IPSEC settings for the client

After setting up the SQL Server ready for encrypted connections, it’s time to do the same for the clients. This is basically the same process that we already did at the server end, but let’s go through it once more. Instead of inbound firewall rule, we’ll create an outbound rule (surprise!) and connection security rule.

Firewall outbound rule

We’ll create the outbound rule by editing the proper Group Policy Object, the one that’s reserved for your clients. Then we’ll browse down to Computer Configuration / Policies / Windows Settings / Security Settings and Windows Firewall with Advanced Security from where you’ll find a folder called the Outbound Rules, which you should right-click and choose New Rule…

Outbound rule

In the next dialog you’ll be asked to choose the type of the rule you wish to create. You could pick one from the pre-defined list but I tend to prefer using Custom rules. Choose it and click Next.

Client rule type

At the Program dialog choose All programs and click Next to proceed.

Choose client programs

The next dialog called Protocols and Ports, at the upper section for Protocol type and Local port you can choose the port and protocol which should be affected by the rule. I find it bit easier to just set the protocol , leave Local port on default (All ports) and then add the Remote port (which is the one on your server). This can be useful if you’re not sure about what port your clients use but know which one the SQL Server is listening. Finally click Next.

Client port and protocol

At the Scope dialog you can add the client IP range, or just leave it on default (Any IP address) which makes it apply to all clients that have your Group Policy. On the remote part add the IP address of your SQL Server(s). Then click Next.

Client IP addresses

The next dialog is called the Action, at the early implementation stages you might go with Allow the connection as this will allow both connections, secure and un-secure. This is useful as you can monitor connections to see if any clients have slipped past your notice and are not affected by the Group Policy and/or your IPSEC settings. If you choose option Allow the connection if it is secure, you’ll definitely hear about it if you’ve missed anything 🙂 After you’ve set the actions, click Next.

Client action

At the Computers dialog you can only allow connections to certain computers or create exceptions to your rule. You can also leave them empty and then click Next.

Client exceptions

Then we’ll get to choose the profiles to which this rules apply to. I’ll usually pick all of them, just to be certain and it shouldn’t really have any adverse effects one way or another. Then click Next.

Client profiles

Finally give a good description and name to your fancy new rule before clicking Finish!

Client outbound rule finish

After this, you’ll be ready to continue by creating the connection security rule.

Connection security rule

We’ll start by going back to Security Settings / Windows Firewall with Advanced Security and Connection Security Rules. Right-click it and choose New Rule.

Client connection security

For the sake of consistency, we’ll go with the Custom rule and then click Next.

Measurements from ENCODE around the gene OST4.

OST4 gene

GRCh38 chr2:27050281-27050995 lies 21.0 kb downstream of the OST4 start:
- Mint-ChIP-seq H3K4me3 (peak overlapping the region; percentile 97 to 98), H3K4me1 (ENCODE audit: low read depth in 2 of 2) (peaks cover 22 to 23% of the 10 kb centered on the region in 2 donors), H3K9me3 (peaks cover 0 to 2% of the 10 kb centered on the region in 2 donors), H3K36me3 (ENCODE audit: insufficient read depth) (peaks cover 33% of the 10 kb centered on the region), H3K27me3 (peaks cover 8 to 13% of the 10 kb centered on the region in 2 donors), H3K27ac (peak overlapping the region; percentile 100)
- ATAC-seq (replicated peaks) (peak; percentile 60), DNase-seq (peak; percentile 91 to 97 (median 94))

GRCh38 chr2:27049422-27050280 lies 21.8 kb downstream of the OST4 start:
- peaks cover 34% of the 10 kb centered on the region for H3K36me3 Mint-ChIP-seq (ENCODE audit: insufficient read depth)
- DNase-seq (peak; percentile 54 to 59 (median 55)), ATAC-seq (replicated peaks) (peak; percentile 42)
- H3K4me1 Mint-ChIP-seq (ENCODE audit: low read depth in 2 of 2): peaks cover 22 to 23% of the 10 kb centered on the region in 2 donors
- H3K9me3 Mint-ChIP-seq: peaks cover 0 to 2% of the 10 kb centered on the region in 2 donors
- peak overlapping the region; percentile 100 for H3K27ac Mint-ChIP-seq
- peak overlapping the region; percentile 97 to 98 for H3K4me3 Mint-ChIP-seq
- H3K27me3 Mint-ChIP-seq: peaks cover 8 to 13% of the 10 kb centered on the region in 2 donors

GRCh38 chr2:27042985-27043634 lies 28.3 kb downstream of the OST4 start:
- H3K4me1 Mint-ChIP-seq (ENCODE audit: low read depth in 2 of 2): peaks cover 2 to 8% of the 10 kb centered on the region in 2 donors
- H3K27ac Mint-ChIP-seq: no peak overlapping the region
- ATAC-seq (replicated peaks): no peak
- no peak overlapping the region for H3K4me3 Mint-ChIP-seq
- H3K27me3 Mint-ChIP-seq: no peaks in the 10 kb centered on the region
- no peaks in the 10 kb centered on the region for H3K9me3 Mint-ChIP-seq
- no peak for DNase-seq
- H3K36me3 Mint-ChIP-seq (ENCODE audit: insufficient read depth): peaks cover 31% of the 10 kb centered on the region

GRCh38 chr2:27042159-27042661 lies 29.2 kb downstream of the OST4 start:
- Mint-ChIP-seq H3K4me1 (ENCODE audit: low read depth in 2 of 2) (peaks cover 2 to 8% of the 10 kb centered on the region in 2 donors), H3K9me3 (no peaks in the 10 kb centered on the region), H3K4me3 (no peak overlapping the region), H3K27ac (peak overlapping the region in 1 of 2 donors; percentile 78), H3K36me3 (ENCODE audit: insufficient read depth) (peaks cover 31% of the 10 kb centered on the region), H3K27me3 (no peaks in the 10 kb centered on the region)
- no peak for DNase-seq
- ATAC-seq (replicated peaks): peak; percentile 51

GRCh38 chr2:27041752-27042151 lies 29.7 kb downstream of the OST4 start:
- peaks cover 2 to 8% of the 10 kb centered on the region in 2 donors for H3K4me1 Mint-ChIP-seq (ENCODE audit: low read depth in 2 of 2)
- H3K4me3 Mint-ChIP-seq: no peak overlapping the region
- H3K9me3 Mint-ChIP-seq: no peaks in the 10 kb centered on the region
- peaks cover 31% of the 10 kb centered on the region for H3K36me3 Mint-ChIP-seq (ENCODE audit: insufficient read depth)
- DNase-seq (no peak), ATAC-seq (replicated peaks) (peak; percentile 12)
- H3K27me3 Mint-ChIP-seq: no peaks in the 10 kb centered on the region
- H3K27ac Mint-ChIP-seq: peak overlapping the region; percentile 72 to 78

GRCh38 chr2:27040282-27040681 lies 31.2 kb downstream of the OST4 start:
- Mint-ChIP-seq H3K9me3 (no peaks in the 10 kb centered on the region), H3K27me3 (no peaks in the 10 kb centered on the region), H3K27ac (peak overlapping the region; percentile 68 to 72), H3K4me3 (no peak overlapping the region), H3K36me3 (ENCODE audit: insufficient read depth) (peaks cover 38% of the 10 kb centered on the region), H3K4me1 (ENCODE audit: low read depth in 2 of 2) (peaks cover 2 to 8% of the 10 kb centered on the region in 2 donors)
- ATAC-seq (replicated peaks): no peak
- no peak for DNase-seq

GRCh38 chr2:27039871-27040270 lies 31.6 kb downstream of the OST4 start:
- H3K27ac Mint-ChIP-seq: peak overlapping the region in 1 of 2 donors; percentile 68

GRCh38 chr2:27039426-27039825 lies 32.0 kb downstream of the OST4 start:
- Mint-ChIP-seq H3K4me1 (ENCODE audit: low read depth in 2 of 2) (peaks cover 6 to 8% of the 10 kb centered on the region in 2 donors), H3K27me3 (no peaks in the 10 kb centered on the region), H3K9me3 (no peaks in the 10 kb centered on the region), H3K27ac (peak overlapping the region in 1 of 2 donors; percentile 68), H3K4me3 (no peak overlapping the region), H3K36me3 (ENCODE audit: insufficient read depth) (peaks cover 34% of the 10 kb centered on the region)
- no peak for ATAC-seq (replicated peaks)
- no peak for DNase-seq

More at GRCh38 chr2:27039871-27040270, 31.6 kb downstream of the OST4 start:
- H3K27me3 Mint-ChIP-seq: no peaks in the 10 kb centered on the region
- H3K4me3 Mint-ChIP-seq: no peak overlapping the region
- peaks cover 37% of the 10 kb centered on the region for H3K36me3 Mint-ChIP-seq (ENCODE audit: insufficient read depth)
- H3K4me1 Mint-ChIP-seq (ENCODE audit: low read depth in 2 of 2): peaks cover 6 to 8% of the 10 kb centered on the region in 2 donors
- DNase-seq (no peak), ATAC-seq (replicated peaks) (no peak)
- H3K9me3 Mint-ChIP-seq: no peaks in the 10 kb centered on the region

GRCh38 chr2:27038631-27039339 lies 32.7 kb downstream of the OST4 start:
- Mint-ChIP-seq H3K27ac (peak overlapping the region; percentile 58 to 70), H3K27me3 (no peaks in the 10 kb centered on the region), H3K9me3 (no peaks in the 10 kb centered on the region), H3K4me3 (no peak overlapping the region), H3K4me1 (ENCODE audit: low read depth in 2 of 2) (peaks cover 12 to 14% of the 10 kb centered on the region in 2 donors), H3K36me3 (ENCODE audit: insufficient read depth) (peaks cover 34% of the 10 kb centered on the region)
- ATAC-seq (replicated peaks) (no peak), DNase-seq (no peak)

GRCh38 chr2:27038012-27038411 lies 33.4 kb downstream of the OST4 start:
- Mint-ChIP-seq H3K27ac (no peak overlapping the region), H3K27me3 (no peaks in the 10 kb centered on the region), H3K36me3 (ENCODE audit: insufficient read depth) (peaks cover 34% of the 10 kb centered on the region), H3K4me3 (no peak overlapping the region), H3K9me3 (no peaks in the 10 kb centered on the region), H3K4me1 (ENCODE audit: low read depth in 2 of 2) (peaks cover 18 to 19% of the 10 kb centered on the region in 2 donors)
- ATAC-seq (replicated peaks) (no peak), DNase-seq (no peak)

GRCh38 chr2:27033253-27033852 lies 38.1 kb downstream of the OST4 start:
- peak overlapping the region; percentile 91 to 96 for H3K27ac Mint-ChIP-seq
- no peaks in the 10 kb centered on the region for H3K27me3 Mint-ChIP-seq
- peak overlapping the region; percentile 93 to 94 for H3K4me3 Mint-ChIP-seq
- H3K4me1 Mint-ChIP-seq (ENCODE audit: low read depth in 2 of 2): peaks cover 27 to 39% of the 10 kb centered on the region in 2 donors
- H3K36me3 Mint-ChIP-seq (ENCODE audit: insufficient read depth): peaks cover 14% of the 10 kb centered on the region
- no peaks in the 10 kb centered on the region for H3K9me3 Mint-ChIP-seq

Connection security rule type

Next we need to set up the endpoints, as we want every client to be affected we’ll leave the Endpoint 1 to default setting which is Any IP address and then add the IP address of our server(s) into Endpoint 2. Then click Next to proceed.

Client security connection rules

For setting up the requirements I’d go with Request authentication for inbound and outbound connections. This is again the first step in tightening the security of your network traffic, when you’re certain that all workstations are working as they should you can kick it up to Require…. Once you’re satisfied with your choise, click Next.

Connection security requirements

The next step is to determine what authentication method you’ll be using. Choose your preferred option, or options by going to Advanced settings. If you’re interested about the Advanced settings, check here. Then click Next to proceed.

Client connection security authentication

Next you need to choose Protocols and Ports. We’ll choose TCP as the protocol and for Endpoint 1 Port we choose All Ports. For Endpoint 2 we’ll set the port our SQL Server is listening. Then click Next to proceed.

Client connection security ports and protocols

Next we’ll choose the Profile which is affected by these settings. With the click of the Next button, we’re almost done!

Client profiles

Now all that is left, is to give a name and description to our shiny new policy! You also need to click Finish for the magic to actually happen.

Client connection security rule is now done!

The final steps

As both your servers and clients are now ready to use IPSEC, we can tighten the security even further. To do this you should first set up your firewall logging and monitor security associations to see if any clients are not affected by your policies. Once everything is golden, feel free to change authentication requests into requirements and only allow traffic that is secure.

Author: Mika Sutinen

Hi, My name is Mika Sutinen and I'm a Senior Database Administrator for a company called Tieto. I've been working in IT-industry for two decades and I've spend most of my career working with healthcare information systems. I've worked with SQL Server for most of my career, starting with version 6.5 a long, long time ago. My other interests are high availability, everything related to performance (testing, monitoring, etc), Windows operating systems and I'm currently learning more about Azure.

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